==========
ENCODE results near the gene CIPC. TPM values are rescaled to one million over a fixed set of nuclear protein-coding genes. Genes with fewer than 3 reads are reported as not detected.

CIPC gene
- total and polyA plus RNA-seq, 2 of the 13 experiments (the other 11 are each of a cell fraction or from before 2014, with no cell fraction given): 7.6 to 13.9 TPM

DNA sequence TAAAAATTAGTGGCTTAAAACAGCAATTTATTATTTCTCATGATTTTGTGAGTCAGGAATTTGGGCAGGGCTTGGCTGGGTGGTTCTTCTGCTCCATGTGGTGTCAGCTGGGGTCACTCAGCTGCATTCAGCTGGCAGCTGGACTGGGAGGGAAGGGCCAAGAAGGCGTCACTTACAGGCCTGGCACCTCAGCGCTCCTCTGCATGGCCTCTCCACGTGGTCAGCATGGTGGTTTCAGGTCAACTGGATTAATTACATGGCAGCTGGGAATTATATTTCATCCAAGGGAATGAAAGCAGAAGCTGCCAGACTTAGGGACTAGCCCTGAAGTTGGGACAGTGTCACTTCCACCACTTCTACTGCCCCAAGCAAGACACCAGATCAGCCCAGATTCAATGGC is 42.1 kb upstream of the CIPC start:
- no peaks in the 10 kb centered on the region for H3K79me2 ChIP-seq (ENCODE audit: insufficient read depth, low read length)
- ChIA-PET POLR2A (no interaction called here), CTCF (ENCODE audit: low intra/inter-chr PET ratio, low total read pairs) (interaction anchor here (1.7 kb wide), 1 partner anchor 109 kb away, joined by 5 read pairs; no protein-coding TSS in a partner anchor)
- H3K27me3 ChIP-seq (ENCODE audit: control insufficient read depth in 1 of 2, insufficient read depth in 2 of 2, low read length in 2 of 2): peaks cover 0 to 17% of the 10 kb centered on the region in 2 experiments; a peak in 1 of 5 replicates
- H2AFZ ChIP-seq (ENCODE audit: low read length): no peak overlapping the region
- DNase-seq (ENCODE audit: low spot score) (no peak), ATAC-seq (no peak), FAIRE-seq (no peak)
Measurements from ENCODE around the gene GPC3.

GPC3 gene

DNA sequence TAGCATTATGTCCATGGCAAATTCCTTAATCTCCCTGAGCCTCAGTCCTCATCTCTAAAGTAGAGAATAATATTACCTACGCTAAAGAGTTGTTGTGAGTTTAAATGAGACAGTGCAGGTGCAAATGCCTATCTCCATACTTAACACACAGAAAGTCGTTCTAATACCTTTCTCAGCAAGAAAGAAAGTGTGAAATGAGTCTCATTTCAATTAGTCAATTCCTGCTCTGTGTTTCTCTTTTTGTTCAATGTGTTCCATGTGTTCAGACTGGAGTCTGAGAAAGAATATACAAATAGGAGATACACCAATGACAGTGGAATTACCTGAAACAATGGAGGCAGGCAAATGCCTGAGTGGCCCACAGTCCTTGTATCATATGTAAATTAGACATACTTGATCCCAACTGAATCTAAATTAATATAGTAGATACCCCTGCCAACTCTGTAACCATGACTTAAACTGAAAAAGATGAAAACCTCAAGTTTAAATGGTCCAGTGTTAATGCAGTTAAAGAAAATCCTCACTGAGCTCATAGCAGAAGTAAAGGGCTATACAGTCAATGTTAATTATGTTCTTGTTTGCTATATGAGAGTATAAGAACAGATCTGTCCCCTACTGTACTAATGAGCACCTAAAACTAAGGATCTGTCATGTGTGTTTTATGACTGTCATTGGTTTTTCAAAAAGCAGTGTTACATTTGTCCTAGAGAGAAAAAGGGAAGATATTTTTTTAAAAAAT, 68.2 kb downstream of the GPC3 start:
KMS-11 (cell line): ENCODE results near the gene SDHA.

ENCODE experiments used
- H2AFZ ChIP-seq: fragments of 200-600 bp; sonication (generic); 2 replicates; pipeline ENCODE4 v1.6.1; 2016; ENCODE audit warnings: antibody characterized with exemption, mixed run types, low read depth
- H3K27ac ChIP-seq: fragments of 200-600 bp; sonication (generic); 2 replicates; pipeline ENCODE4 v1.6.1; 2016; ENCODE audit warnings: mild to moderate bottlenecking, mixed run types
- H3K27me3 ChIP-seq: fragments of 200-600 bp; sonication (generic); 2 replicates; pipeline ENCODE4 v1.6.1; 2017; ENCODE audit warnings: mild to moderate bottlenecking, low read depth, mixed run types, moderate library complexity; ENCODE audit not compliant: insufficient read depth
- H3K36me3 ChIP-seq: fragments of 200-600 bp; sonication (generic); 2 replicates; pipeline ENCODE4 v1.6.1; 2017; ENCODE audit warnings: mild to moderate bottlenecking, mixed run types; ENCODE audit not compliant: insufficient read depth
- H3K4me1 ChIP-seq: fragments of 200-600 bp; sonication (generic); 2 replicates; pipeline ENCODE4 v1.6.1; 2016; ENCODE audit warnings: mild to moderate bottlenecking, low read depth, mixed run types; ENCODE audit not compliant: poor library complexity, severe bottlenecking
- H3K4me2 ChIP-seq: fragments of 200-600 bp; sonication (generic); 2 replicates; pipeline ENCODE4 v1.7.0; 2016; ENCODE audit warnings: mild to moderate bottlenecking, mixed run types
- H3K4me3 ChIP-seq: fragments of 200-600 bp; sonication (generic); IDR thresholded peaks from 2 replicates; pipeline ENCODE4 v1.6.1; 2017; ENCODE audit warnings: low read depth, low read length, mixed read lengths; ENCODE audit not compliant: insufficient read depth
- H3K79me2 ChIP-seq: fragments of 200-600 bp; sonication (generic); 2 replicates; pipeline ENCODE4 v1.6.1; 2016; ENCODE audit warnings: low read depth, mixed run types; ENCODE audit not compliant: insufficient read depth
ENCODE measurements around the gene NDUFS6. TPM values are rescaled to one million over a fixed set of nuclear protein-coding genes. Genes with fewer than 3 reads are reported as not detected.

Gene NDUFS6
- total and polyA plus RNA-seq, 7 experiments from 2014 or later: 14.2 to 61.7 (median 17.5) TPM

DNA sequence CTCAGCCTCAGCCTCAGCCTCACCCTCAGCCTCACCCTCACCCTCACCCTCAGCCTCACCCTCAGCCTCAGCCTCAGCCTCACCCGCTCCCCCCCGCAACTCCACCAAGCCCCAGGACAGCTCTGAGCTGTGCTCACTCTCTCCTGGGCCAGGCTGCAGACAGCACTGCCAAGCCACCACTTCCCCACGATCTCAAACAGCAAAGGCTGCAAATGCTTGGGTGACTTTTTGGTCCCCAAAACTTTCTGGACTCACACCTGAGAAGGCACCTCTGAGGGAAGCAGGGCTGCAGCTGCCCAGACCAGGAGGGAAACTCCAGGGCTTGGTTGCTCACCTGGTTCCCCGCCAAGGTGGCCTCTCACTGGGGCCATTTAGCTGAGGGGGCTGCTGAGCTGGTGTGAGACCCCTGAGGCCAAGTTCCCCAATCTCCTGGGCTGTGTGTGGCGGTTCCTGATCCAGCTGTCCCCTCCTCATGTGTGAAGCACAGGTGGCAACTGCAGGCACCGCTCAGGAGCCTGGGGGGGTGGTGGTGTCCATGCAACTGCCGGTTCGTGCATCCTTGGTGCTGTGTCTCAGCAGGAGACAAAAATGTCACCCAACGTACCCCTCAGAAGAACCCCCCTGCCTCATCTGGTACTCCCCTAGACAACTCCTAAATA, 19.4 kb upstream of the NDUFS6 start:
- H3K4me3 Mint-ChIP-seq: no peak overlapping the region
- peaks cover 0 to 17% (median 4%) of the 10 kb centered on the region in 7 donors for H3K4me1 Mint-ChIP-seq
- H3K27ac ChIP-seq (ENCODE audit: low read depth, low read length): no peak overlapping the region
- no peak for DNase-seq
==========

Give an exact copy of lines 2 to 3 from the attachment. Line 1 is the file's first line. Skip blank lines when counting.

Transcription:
CIPC gene
- total and polyA plus RNA-seq, 2 of the 13 experiments (the other 11 are each of a cell fraction or from before 2014, with no cell fraction given): 7.6 to 13.9 TPM